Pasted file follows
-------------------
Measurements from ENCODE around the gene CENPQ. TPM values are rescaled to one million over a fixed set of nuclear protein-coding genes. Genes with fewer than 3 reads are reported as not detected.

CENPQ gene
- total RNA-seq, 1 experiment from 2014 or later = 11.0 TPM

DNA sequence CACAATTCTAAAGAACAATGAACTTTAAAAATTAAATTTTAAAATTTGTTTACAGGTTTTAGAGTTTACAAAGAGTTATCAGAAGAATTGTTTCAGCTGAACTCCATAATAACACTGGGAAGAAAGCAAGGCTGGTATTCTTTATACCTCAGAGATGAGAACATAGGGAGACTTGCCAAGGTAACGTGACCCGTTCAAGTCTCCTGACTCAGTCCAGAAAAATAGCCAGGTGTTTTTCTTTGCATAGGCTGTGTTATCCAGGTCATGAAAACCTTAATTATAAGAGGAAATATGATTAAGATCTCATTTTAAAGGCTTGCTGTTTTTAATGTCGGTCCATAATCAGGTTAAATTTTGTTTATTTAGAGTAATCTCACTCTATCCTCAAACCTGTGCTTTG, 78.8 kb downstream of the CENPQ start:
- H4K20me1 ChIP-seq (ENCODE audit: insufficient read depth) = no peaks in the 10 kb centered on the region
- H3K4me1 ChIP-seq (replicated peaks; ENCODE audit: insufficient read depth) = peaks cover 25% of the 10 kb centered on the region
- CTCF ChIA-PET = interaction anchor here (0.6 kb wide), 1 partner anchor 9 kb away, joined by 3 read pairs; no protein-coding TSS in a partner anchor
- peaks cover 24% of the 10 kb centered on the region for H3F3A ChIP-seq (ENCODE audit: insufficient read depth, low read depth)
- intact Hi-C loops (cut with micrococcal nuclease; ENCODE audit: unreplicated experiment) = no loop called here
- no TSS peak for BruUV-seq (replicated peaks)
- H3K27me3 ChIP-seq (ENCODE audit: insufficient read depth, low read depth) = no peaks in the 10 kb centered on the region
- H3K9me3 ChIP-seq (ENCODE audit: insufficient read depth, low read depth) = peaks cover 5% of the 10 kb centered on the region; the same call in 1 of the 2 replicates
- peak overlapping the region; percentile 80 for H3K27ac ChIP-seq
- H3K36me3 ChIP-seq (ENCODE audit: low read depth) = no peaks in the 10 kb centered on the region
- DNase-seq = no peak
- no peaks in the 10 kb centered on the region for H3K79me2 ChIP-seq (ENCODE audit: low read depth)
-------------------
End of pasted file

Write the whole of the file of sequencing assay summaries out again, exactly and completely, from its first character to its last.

Measurements from ENCODE around the gene CENPQ. TPM values are rescaled to one million over a fixed set of nuclear protein-coding genes. Genes with fewer than 3 reads are reported as not detected.

CENPQ gene
- total RNA-seq, 1 experiment from 2014 or later = 11.0 TPM

DNA sequence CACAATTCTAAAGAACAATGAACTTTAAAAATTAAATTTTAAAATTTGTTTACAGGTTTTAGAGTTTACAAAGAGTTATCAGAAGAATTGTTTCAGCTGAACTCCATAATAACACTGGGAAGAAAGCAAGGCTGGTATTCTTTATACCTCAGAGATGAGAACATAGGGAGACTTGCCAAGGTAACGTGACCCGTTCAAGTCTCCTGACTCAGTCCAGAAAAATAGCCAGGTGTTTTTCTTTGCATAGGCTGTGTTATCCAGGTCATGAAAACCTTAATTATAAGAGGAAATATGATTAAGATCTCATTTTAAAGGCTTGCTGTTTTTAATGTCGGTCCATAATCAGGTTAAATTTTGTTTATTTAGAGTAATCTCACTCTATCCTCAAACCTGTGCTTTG, 78.8 kb downstream of the CENPQ start:
- H4K20me1 ChIP-seq (ENCODE audit: insufficient read depth) = no peaks in the 10 kb centered on the region
- H3K4me1 ChIP-seq (replicated peaks; ENCODE audit: insufficient read depth) = peaks cover 25% of the 10 kb centered on the region
- CTCF ChIA-PET = interaction anchor here (0.6 kb wide), 1 partner anchor 9 kb away, joined by 3 read pairs; no protein-coding TSS in a partner anchor
- peaks cover 24% of the 10 kb centered on the region for H3F3A ChIP-seq (ENCODE audit: insufficient read depth, low read depth)
- intact Hi-C loops (cut with micrococcal nuclease; ENCODE audit: unreplicated experiment) = no loop called here
- no TSS peak for BruUV-seq (replicated peaks)
- H3K27me3 ChIP-seq (ENCODE audit: insufficient read depth, low read depth) = no peaks in the 10 kb centered on the region
- H3K9me3 ChIP-seq (ENCODE audit: insufficient read depth, low read depth) = peaks cover 5% of the 10 kb centered on the region; the same call in 1 of the 2 replicates
- peak overlapping the region; percentile 80 for H3K27ac ChIP-seq
- H3K36me3 ChIP-seq (ENCODE audit: low read depth) = no peaks in the 10 kb centered on the region
- DNase-seq = no peak
- no peaks in the 10 kb centered on the region for H3K79me2 ChIP-seq (ENCODE audit: low read depth)